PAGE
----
Page last updated 25 Oct 2015
“Beware of antisemitism, and all other forms of racism, but beware also of being cowed into silence by those who seek to stifle criticism of the oppressive politics of Israel by labeling you antisemitic.”
Archbishop Tutu to the Deutscher Evangelicher Kirche, 30 Apr 2015
Criticism of Israel can be antisemitic. It generally isn’t.
No more damage has been done to the struggle against antisemitism – a noxious, vicious form of racism – than by the hasbara (propaganda) industry with its suggestion that much/most/all criticism of Israel is antisemitic, or is likely, to foster antisemitism.
The critique takes many forms, including an attempt to write criticism of Israel into the very definition of antisemitism (e.g. in the so-called “working definition of antisemitism” of 2005, the story of which is a discrete chapter in the history of hasbara).
What we try to do in this section is to focus more on the arguments which suggest there is a “new antisemitism” abroad, with Israel as its target. This was clearly expressed by Natan Sharansky when he wrote in 2004 in his 3D Test of Anti-Semitism: Demonization, Double Standards, Delegitimization: “Whereas classical anti-Semitism is aimed at the Jewish people or the Jewish religion, ‘new anti-Semitism’ is aimed at the Jewish state”.
The idea is that Israel is singled out for unfair criticism, demonised and delegitimised, held up to standards from which others are exempt. This argument has a superficial plausibility as language around the conflict is often intemperate (on both sides it must be said, with supporters of Israel often quick to draw the accusation of antisemitism out of its holster). It attempts to normalise the assumption that criticism of Israel is likely to be antisemitic, “in effect if not in intent”. The result of this is to put the onus on critics of Israel to prove that they are not being antisemitic. It has been used, particularly on US campuses, with considerable effect, to suppress debate about the Israel-Palestine conflict but its effects are also felt in Britain and elsewhere.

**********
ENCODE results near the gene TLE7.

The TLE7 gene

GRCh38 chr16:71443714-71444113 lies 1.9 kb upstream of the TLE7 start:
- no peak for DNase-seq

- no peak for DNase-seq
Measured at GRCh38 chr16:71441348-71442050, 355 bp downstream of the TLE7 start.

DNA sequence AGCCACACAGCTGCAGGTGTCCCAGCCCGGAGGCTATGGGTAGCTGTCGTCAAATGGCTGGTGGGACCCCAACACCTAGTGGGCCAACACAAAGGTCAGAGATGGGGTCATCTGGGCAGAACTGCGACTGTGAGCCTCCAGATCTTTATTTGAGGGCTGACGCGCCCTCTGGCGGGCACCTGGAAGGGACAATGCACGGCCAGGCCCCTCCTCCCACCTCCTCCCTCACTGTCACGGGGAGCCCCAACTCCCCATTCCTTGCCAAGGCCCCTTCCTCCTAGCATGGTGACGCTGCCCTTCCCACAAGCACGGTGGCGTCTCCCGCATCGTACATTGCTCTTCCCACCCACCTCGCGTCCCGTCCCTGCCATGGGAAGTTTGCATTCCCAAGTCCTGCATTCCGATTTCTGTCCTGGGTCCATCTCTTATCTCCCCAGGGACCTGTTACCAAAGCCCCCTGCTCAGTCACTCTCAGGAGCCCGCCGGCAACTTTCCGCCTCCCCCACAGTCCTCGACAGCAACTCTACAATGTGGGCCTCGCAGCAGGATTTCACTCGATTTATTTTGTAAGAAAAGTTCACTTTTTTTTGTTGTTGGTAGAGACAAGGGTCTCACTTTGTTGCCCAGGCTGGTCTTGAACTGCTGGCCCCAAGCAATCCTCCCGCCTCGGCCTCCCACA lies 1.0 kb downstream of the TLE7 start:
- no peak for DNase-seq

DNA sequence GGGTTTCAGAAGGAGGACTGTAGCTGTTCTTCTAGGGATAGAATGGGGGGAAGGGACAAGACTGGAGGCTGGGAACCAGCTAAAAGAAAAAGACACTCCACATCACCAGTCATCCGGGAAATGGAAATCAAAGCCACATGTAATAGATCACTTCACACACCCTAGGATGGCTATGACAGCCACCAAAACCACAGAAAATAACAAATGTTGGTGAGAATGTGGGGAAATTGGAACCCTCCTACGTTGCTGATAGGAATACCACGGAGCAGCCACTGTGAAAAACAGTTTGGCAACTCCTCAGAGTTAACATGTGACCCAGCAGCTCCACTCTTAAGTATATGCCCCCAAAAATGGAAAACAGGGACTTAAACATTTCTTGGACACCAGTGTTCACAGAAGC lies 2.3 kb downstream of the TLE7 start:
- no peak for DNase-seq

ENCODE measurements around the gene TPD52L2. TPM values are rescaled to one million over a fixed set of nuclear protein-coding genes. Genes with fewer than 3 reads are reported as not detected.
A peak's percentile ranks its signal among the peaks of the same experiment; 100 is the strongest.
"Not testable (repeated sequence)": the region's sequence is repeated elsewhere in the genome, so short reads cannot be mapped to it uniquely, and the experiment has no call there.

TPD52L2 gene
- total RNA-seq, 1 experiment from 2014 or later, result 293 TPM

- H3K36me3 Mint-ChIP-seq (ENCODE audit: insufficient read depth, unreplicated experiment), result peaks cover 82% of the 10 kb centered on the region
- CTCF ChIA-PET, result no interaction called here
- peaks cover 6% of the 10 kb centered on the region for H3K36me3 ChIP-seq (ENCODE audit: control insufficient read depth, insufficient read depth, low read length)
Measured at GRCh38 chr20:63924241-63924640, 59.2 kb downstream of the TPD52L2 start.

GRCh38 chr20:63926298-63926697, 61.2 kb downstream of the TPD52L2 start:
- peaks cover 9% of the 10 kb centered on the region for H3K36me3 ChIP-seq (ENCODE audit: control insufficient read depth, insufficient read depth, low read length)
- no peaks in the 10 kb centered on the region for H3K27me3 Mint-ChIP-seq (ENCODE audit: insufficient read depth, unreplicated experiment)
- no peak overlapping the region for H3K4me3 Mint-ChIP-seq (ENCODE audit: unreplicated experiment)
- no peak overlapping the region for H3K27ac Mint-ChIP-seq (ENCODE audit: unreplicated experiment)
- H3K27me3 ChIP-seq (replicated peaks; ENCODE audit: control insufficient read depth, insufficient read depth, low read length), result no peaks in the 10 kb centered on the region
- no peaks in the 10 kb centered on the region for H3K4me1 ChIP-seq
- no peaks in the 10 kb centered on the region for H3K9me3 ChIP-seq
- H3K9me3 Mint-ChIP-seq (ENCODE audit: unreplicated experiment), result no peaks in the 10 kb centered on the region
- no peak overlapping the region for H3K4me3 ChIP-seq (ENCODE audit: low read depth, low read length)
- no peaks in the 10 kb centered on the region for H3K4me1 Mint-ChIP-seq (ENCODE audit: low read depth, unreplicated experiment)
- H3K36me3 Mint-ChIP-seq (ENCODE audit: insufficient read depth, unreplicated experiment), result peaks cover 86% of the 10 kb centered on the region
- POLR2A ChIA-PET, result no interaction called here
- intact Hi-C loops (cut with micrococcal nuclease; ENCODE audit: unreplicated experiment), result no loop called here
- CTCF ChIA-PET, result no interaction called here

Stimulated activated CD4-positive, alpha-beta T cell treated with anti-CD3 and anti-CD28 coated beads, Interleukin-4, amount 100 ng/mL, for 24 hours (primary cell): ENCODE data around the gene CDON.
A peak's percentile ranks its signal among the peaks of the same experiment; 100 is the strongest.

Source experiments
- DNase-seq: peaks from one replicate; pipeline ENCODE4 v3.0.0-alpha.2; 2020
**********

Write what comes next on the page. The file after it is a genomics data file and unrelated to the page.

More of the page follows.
Criticism – harsh, hostile and sometimes making vastly exaggerated claims and unfounded allegations – abounds in political life. We might wish it didn’t, but at what point does or should it become illegitimate, be ruled out of court – or even made illegal? That’s what often is at stake in debates on this issue.
The notion of a “new antisemitism” is central to the discussion about defining and understanding antisemitism today. We have located this discussion firmly in the section on Jewish identity since this notion makes support for Israel a central component of what it is to be Jewish today.
Central to the attack over recent decades has been the notion that Israel is unfairly picked on. General arguments about this are dealt with in a singling-out-Israel section. In more recent years the claim has become that Israel is now being demonised by being called an apartheid state. And the argument, heard more and more strongly as the BDS campaign chalks up its modest successes, is that this is the form that antisemitism is taking today.
Material on these themes can be found in these sections
c) Can you have a Jewish and democratic state?
d) What is Zionism today?
e) The nature of the nakba
f) One state or two?
g) Is Hamas to blame? Is Gaza still occupied?
h) Right of return and law of return
i) The role of the JNF